The Department of Defense is not the first agency to confront the issue of how to provide adequate care for transgender prisoners; many state departments of corrections have had to address this question, as well. In fact, several federal courts have recently ruled in favor of transgender inmates seeking access to gender-confirming health care from state departments of corrections, holding that prison officials' denial of such treatment for those who need it violates the Eighth Amendment's ban on cruel and unusual punishments. (26) Although these decisions provide medical relief for the individual plaintiffs who suffer from severe gender dysphoria, they do not address the underlying discriminatory nature of such policies. In Manning's case, for example, the military's ban on hormone therapy stems from its broader discriminatory policy forbidding transgender prisoners from serving in the military. (27)

Typically, claims of discrimination against a class of people are litigated under the Equal Protection Clause of the Fourteenth Amendment. However, federal courts have been generally unwilling to rule in favor of transgender prisoners seeking gender-confirming health care under the Equal Protection Clause. This Comment argues that transgender prisoners may be able to develop a doctrine within the Eighth Amendment to litigate their discrimination claims in the context of prison health care. This Comment looks closely at the reasoning in two recent transgender prisoner health care opinions: Fields v. Smith (28) and Kosilek v. Spencer (Kosilek II). (29) The courts' Eighth Amendment analyses in these cases were seemingly influenced by concerns about equal protection and discrimination against transgender prisoners. This Comment suggests that transgender prisoners should use the analyses in these opinions as examples of how to frame future Eighth Amendment claims around facts that show discrimination.

Part I briefly explains the traditional strategy for litigating discrimination claims--the Equal Protection Clause--and discusses why it is not likely to be a successful strategy for transgender prisoners seeking gender-confirming health care. Part II describes the most common litigation strategy used in transgender prisoner health care cases--the Eighth Amendment--and discusses some of the criticisms of this doctrine. Part III analyzes the opinions in Fields and Kosilek II to show how the courts' decisions under the Eighth Amendment were influenced by equal protection principles. Part IV argues that transgender plaintiffs have an opportunity to develop a new discrimination doctrine within the Eighth Amendment.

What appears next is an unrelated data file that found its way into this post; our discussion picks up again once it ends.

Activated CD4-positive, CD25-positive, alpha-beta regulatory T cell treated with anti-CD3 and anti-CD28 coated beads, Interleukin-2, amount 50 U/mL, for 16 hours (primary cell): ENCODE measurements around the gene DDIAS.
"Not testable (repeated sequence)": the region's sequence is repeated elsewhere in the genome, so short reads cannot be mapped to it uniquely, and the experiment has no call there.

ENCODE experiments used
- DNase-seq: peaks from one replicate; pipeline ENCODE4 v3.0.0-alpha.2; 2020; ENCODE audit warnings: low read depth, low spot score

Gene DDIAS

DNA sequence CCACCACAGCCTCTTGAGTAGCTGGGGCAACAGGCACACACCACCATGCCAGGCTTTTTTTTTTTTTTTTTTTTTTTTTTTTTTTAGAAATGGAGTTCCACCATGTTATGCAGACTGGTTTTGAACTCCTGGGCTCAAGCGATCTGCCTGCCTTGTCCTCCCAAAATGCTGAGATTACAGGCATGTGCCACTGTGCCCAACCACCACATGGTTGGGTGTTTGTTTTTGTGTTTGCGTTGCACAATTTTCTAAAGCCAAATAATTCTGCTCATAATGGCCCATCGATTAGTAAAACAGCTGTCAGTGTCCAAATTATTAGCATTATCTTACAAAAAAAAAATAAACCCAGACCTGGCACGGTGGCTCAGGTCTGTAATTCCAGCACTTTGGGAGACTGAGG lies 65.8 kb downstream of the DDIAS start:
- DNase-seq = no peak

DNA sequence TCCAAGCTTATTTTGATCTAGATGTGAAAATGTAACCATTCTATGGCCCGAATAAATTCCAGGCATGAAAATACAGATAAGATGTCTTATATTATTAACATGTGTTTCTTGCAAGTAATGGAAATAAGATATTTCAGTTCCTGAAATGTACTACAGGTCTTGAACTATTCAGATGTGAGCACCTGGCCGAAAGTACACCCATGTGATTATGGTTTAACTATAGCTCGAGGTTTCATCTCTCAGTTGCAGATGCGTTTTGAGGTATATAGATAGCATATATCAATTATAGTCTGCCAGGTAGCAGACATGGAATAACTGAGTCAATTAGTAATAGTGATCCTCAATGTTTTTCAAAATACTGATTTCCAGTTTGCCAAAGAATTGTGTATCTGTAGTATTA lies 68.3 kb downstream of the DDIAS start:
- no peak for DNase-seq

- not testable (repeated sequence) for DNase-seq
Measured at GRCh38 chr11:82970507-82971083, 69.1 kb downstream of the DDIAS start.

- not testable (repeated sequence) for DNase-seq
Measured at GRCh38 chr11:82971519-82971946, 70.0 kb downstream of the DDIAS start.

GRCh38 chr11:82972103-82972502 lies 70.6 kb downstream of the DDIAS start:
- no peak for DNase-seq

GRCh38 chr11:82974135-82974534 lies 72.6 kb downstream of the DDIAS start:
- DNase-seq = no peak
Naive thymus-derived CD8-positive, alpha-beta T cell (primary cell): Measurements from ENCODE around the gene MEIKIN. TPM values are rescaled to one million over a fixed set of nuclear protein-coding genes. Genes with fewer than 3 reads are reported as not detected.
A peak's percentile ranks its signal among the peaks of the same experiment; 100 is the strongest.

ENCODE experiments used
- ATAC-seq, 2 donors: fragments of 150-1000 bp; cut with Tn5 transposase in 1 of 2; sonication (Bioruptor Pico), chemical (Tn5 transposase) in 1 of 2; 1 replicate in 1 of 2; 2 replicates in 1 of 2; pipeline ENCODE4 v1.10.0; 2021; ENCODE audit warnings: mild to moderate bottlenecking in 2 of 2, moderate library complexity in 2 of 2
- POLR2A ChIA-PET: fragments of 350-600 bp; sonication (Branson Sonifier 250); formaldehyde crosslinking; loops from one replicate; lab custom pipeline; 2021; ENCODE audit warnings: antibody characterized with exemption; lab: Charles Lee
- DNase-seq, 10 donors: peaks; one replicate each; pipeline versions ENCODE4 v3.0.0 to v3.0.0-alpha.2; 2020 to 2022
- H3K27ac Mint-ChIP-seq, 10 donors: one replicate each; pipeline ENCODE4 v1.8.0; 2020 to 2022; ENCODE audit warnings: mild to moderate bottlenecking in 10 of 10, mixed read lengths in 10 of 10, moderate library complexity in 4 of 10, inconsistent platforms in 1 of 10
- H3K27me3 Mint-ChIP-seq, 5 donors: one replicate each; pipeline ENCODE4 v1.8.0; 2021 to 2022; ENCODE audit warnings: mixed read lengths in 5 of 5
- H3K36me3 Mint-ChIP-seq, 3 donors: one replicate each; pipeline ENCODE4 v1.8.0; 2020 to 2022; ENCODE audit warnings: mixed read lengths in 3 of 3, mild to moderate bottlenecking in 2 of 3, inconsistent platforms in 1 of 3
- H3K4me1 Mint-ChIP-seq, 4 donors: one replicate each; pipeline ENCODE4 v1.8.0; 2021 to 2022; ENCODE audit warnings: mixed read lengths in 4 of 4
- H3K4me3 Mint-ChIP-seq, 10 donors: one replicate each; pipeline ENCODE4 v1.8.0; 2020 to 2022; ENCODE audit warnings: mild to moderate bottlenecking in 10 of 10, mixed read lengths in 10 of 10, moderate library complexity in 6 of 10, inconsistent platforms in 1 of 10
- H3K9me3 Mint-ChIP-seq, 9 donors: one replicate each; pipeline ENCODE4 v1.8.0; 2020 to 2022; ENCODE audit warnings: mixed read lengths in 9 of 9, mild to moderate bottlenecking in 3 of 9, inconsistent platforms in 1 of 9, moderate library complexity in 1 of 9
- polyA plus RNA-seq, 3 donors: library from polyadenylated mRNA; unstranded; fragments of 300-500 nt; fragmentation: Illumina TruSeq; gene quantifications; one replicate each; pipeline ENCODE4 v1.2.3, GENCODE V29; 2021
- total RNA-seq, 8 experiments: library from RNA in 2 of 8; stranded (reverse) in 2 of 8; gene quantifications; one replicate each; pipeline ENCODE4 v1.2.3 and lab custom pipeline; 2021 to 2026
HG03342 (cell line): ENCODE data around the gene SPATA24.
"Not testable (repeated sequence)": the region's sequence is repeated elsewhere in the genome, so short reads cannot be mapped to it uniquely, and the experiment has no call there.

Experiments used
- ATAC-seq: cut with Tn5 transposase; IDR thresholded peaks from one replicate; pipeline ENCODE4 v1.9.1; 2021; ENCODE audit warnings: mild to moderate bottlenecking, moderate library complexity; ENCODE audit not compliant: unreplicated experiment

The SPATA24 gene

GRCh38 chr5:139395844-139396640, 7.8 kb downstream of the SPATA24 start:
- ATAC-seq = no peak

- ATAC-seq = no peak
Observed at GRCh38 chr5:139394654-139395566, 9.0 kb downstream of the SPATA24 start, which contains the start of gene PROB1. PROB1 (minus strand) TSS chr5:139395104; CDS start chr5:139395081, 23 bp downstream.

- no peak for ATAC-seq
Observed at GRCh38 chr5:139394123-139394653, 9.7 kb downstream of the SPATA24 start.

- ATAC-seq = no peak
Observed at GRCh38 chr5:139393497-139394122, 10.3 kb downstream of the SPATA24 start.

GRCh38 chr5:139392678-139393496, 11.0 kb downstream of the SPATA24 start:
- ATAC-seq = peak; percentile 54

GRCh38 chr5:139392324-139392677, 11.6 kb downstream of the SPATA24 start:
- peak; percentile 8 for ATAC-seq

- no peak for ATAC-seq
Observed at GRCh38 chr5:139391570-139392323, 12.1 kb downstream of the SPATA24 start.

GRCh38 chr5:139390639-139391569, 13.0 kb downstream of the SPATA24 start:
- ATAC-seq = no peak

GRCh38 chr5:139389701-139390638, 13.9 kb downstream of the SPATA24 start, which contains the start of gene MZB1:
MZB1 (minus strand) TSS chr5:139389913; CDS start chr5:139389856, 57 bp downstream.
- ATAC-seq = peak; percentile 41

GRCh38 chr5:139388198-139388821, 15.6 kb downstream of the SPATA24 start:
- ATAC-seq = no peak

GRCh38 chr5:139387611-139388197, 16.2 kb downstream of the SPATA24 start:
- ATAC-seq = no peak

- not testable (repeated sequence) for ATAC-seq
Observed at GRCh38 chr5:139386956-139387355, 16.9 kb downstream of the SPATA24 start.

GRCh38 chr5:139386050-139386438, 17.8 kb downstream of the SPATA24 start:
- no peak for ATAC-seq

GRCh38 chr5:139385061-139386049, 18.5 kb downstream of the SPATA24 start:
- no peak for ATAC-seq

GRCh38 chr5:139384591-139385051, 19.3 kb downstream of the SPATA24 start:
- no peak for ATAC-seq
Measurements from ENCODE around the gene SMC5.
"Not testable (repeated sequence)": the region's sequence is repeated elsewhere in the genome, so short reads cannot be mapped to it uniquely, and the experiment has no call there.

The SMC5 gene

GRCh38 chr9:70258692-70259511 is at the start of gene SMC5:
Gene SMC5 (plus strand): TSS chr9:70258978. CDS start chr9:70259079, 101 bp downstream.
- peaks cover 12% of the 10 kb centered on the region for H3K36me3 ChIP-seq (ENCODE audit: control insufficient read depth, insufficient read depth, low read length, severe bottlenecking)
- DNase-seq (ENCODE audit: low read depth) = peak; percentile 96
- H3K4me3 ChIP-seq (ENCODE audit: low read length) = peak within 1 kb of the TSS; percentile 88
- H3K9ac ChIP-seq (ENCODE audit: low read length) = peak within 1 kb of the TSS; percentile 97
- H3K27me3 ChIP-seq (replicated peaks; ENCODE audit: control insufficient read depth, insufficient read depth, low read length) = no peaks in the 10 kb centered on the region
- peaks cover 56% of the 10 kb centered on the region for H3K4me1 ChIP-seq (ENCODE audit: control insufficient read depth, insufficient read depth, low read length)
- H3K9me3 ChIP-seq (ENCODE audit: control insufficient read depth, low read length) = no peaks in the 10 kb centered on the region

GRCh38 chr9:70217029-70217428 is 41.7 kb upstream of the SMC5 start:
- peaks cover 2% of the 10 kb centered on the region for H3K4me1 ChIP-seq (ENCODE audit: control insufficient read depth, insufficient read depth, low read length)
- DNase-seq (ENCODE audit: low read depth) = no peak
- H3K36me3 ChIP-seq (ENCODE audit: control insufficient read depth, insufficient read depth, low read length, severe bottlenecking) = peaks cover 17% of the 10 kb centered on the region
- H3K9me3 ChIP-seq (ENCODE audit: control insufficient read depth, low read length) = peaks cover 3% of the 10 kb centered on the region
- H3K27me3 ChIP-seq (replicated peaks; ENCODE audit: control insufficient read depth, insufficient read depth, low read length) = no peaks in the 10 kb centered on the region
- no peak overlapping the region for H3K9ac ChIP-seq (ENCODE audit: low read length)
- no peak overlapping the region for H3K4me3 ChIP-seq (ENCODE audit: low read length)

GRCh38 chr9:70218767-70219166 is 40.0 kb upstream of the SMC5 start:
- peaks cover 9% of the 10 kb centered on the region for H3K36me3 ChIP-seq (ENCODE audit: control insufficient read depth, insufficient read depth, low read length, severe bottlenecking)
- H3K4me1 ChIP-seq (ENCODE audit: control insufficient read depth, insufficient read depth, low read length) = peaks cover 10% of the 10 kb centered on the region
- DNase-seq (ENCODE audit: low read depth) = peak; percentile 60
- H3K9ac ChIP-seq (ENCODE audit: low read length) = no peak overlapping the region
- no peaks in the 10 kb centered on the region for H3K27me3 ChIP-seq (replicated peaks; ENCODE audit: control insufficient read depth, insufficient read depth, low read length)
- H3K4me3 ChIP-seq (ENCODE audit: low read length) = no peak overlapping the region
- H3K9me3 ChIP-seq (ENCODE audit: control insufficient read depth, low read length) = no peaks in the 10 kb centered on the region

Claims of discrimination are typically litigated under the Equal Protection Clause. Although this may be a losing strategy for transgender prisoners seeking access to gender-confirming health care, the underlying principles of equal protection analysis may be useful.


      The Equal Protection Clause provides that "[n]o State shall ... deny to any person within its jurisdiction the equal protection of the laws." (30) The essential thrust of this clause is "that all persons similarly situated should be treated alike." (31) The Equal Protection Clause applies to all state and federal government actions, (32) including the informal policies of state departments of corrections. (33) The Supreme Court has developed different tiers of judicial scrutiny for discriminatory laws or governmental acts that single out a class of people for differential treatment based on the nature of that classification. The Court applies the highest level of scrutiny to those laws that burden a fundamental right or target a suspect class. (34)

      If the law neither burdens a fundamental right nor targets a suspect class, then the Court applies the more deferential "rational basis" standard of review. (35) Most laws withstand rational basis review because a court will uphold the law so long as it is rationally related to a legitimate governmental interest. (36) Under rational basis review, courts will generally not consider whether the actual purpose of the law is the same as the stated governmental interest. (37) However, the Supreme Court has consistently held that "if the constitutional conception of 'equal protection of the laws' means anything, it must at the very least mean that a bare ... desire to harm a politically unpopular group cannot constitute a legitimate governmental interest." (38) The Court further held in Romer v. Evans that animus alone does not justify singling out a...